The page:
Pan Sahel Initiative (PSI)
The Pan Sahel Initiative (PSI) was completed in March 2004. Subsequently it was replaced by the Trans-Sahara Counterterrorism Partnership and Operation Enduring Freedom - Trans-Sahara.
The Pan Sahel Initiative (PSI) was a US State Department funded program in the northern African countries of Mali, Mauritania, Niger, and Chad designed to enhance border capabilities throughout the region against arms smuggling, drug trafficking, and the movement of trans-national terrorists. US Army Special Forces, assigned to US European Command's (EUCOM) Special Operations Command, Europe (SOCEUR), trained selected military units in Mali and Mauritania on mobility, communications, land navigation, and small unit tactics.
The PSI was reportedly initiated in November 2002, and was designed to protect borders, track movement of people, combat terrorism, and enhance regional cooperation and stability. The PSI was a State-led effort to assist Mali, Niger, Chad, and Mauritania in detecting and responding to suspicious movement of people and goods across and within their borders through training, equipment and cooperation. Its goals supported 2 US national security interests in Africa: waging the war on terrorism and enhancing regional peace and security.
The key points of the Pan Sahel Initiative were to foster regional cooperation and coordination; to counter terrorist elements that were operating and cooperating in the region now; to bolster EUCOM's interest in the regional; and to make a US policy statement using active US forces. It was seen as a kind of door opening exercise over a few years, with every intent to broaden the program.
Technical assessments taking place in each country helped focus training and other capacity building resources. The PSI assisted participating countries to counter known terrorist operations and border incursions, as well as trafficking of people, illicit materials, and other goods. Accompanying the training and material support was a program to bring military and civilian officials from the 4 countries together to encourage greater cooperation and information exchange within and among the governments of the region on counterterrorism and border security issues.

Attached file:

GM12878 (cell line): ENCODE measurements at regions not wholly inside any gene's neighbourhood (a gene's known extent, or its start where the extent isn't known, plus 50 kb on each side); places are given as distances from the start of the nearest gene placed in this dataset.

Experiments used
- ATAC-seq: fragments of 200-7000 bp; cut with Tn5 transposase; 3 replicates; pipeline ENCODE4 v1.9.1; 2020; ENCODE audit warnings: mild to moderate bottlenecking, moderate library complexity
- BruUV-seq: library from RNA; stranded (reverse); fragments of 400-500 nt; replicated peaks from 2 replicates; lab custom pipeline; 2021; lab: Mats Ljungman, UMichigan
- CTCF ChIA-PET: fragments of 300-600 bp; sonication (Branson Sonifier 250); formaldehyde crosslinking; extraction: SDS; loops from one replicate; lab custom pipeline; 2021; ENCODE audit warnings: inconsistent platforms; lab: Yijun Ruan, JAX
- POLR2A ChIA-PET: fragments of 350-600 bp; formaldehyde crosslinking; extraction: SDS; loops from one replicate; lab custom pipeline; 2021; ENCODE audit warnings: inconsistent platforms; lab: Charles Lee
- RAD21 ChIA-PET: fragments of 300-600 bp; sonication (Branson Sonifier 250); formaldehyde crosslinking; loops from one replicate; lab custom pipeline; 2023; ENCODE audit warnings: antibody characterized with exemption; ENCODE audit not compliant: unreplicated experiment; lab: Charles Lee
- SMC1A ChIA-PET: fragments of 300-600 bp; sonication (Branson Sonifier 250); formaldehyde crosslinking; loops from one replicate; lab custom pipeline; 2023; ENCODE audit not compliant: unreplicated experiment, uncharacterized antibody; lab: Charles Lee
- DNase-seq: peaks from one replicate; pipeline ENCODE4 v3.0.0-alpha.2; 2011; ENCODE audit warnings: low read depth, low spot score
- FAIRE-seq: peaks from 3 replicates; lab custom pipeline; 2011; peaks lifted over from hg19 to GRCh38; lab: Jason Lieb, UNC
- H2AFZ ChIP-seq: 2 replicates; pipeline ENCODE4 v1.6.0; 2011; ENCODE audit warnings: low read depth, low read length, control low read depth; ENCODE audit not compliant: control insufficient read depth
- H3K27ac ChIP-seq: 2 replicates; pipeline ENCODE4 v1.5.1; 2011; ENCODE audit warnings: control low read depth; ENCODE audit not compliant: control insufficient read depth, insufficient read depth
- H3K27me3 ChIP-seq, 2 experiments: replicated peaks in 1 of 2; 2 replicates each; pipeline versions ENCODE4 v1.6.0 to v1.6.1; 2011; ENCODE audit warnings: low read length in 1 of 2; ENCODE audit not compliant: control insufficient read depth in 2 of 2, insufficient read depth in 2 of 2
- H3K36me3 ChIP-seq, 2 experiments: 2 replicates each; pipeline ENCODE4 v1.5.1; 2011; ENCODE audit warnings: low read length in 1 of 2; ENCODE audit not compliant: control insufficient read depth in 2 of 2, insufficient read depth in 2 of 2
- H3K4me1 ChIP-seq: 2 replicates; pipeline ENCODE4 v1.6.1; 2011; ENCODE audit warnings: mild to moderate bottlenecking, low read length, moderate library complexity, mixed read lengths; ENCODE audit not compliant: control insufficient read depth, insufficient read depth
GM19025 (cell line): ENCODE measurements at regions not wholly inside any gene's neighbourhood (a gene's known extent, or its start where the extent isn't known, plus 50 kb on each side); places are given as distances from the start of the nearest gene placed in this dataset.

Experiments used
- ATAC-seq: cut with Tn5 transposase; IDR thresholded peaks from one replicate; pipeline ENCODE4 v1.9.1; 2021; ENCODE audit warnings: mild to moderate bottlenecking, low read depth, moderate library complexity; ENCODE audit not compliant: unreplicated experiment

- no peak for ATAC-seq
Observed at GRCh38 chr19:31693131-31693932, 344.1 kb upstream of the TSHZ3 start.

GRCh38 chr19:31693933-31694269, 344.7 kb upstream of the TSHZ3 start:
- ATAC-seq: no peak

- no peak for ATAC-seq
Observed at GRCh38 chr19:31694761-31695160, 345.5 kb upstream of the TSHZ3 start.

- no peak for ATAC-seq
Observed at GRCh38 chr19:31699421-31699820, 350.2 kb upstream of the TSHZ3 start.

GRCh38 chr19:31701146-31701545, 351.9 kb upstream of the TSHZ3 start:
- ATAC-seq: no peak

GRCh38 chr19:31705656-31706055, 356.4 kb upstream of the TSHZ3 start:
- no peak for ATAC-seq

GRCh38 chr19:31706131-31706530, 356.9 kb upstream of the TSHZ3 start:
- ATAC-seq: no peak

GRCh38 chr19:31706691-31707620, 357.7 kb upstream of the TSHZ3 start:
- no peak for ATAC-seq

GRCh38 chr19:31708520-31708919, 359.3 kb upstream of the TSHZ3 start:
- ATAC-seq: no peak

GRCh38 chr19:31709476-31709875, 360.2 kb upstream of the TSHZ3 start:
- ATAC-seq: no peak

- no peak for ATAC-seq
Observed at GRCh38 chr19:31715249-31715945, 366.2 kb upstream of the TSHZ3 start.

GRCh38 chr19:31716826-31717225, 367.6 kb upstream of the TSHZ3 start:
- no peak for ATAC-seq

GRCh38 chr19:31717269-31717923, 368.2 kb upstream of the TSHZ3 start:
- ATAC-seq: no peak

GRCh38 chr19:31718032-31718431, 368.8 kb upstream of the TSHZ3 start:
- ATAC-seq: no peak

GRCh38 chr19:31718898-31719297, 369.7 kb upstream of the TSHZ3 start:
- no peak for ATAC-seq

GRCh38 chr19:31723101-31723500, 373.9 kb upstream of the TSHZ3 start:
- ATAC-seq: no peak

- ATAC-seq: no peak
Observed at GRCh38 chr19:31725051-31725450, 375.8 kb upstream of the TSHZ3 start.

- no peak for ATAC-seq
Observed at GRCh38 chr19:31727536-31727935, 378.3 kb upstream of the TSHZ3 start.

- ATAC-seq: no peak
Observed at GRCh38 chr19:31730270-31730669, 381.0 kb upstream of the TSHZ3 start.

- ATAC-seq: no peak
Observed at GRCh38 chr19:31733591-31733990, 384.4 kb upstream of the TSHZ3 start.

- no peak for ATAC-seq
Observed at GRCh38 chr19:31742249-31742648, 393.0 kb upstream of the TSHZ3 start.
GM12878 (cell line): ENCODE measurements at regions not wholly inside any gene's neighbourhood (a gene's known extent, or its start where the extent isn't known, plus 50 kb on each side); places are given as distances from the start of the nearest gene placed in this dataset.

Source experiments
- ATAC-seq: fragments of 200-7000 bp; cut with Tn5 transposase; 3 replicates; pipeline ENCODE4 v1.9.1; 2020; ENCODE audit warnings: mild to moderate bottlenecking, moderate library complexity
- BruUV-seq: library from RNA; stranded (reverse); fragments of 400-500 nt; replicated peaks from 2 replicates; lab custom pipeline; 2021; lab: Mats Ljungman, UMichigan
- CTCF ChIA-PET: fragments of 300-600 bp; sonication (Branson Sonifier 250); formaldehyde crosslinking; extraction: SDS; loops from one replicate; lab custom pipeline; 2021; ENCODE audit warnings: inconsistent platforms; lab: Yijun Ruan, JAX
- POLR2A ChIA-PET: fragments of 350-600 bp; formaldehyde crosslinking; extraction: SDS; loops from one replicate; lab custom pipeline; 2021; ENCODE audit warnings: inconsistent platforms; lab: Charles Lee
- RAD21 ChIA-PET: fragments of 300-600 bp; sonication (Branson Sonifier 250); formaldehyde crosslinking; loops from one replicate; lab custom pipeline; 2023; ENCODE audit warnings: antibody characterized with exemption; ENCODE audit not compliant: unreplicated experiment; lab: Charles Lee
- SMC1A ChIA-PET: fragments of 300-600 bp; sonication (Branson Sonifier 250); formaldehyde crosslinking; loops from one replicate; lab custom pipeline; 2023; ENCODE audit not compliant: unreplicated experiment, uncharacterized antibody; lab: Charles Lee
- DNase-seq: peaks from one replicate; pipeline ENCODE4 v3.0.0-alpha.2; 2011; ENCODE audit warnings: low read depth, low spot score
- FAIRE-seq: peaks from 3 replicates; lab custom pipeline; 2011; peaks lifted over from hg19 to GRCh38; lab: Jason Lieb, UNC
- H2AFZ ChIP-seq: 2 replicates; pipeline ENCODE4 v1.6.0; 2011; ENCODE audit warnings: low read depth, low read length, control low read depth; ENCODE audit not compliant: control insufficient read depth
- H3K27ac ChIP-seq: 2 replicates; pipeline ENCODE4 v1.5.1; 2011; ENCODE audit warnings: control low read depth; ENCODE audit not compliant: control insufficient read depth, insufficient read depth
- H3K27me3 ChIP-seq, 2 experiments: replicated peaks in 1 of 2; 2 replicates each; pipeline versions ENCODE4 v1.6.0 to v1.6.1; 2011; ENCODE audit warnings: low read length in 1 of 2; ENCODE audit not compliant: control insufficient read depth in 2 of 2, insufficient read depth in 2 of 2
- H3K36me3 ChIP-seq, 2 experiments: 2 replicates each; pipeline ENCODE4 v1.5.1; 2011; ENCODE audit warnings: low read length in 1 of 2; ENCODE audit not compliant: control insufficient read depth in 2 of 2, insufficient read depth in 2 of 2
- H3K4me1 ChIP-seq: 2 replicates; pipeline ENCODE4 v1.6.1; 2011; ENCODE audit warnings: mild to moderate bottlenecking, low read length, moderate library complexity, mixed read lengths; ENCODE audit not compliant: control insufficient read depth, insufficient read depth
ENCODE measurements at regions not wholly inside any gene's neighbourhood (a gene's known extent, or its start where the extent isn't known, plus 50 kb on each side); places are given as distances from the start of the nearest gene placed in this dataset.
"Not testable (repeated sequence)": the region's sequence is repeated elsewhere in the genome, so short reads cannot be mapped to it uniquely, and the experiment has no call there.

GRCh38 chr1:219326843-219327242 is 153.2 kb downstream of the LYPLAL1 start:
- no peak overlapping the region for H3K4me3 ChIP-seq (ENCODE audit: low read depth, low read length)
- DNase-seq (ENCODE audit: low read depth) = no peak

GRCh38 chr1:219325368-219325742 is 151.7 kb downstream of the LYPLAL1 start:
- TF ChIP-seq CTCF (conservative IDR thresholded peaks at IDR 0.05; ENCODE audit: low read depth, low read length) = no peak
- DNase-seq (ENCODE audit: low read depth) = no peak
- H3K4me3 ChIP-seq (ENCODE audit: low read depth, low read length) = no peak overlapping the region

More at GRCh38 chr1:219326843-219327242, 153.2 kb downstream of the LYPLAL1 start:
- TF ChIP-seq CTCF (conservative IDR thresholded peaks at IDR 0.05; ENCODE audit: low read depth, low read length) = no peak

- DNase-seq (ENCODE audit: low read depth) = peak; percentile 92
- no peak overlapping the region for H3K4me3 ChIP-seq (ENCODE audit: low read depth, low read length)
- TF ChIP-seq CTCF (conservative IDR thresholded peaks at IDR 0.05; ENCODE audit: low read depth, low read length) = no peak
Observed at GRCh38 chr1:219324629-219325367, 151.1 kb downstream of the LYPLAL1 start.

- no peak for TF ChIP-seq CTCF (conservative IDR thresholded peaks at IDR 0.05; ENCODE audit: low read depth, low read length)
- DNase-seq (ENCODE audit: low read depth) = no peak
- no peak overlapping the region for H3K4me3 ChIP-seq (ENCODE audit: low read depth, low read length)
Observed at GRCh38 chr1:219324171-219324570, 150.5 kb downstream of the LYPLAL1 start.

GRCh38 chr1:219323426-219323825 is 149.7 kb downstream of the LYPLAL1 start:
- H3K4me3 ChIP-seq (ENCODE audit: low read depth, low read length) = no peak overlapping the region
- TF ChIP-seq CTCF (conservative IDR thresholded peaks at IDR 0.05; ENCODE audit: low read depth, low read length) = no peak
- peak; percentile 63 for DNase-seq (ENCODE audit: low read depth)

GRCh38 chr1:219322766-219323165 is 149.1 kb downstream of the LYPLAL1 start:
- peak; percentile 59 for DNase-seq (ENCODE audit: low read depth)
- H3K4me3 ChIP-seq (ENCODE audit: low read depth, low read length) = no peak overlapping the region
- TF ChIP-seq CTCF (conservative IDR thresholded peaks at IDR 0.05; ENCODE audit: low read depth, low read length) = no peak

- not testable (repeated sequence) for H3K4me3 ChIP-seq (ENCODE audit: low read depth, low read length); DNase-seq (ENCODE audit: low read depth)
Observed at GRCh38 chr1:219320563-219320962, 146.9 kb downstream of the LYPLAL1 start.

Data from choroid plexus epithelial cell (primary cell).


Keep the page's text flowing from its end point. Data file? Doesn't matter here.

It was important to have US military trainers to establish the military-to-military relationships in order to foster cooperation among the various militaries, both bilaterally and regionally. It would be hard to generate the same results using contractors, because there would be no direct military-to-mililitary relationship. The whole reason regional cooperation was important in the Global War on Terrorism was so that the terrorists could not use or abuse artificial state borders. Such a focus in policy was helping Africa build the capacity to enable them to deal with these problems as a force multiplier for US forces. The PSI was targeted at promoting US policy interests as part of the Global War on Terrorism in the Pan-Sahel region of Africa.
The Sahel region of Africa is the subarid climatological zone located south of the Sahara Desert that stretches from east to west across Africa. The 47 million people in the 9 Sahelian countries (Burkina Faso, Cape Verde, Chad, Gambia, Guinea-Bissau, Mali, Mauritania, Niger and Senegal) have been among the poorest in the world. The countries' annual per capita GDPs range from $200 to $700 as of the mid-2000s.
The Sahel is a loosely defined strip of transitional vegetation that separates the desert from the tropical savannas to the south. The region is used for farming and grazing, and because of the difficult environmental conditions that exist at the border of the desert, the region is very sensitive to human-induced land cover change. There was increasing concern that clearing natural vegetation for farming exposes the fragile topsoil to the brunt of desert winds, and that these changes might be permitting the expansion of the region's deserts.